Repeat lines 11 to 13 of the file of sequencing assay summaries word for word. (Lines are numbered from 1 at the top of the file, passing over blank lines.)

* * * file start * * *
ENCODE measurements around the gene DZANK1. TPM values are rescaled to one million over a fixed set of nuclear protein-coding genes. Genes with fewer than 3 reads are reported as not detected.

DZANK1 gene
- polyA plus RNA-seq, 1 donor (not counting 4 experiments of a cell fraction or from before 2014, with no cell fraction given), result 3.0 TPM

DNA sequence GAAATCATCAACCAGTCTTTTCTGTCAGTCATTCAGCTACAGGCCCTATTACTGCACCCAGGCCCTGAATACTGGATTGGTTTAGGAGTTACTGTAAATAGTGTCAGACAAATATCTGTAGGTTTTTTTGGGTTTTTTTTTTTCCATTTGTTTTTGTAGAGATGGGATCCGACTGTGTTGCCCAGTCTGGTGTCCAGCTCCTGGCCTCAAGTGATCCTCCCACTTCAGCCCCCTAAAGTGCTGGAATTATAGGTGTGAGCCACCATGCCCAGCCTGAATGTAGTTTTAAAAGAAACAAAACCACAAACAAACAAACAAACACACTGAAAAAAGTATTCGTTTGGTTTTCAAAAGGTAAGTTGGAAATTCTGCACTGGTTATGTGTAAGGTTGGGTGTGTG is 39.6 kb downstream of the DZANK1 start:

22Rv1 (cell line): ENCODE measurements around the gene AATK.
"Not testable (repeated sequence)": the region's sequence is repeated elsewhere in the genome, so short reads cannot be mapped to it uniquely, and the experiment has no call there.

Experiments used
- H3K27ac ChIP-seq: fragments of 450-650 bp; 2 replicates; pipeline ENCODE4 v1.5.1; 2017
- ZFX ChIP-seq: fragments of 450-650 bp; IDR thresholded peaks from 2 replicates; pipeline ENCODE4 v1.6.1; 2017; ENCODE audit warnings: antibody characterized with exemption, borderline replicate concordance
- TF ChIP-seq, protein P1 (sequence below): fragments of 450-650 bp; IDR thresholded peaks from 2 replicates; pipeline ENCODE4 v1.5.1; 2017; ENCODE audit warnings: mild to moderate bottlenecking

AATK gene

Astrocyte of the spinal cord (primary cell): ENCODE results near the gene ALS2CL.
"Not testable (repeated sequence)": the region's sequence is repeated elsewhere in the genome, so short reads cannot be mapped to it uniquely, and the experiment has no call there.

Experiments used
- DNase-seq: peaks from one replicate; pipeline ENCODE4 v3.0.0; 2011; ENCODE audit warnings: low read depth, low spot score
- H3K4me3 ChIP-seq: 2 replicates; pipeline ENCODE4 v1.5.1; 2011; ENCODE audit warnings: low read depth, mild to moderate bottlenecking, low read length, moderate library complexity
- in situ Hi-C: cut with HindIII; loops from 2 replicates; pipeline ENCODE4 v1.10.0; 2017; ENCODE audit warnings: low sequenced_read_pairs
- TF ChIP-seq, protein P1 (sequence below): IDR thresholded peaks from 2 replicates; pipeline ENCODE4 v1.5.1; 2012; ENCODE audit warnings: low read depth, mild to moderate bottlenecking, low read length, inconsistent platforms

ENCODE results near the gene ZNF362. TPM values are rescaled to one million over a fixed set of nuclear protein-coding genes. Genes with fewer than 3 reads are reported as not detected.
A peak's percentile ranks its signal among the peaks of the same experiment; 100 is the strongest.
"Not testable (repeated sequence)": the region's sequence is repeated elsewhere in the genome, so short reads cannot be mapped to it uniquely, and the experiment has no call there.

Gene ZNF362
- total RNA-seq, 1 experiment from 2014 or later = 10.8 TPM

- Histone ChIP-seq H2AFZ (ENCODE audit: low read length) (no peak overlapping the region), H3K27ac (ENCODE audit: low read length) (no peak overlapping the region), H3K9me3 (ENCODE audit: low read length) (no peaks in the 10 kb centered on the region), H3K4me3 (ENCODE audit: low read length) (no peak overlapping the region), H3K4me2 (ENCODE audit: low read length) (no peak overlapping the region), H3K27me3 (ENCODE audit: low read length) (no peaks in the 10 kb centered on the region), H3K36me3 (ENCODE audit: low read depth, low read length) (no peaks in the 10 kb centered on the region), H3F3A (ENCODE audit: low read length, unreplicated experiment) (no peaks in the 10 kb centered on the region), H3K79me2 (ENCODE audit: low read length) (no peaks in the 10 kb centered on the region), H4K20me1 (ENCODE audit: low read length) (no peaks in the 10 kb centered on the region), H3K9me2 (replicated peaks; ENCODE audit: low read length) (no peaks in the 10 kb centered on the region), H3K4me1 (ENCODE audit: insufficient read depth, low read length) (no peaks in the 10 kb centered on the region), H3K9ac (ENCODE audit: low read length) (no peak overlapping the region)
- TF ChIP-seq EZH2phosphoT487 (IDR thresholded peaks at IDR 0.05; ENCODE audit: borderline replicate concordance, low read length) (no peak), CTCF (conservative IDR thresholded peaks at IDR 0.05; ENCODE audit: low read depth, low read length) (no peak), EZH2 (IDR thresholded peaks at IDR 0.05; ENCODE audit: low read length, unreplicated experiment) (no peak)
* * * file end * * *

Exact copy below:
AATK gene

Astrocyte of the spinal cord (primary cell): ENCODE results near the gene ALS2CL.
"Not testable (repeated sequence)": the region's sequence is repeated elsewhere in the genome, so short reads cannot be mapped to it uniquely, and the experiment has no call there.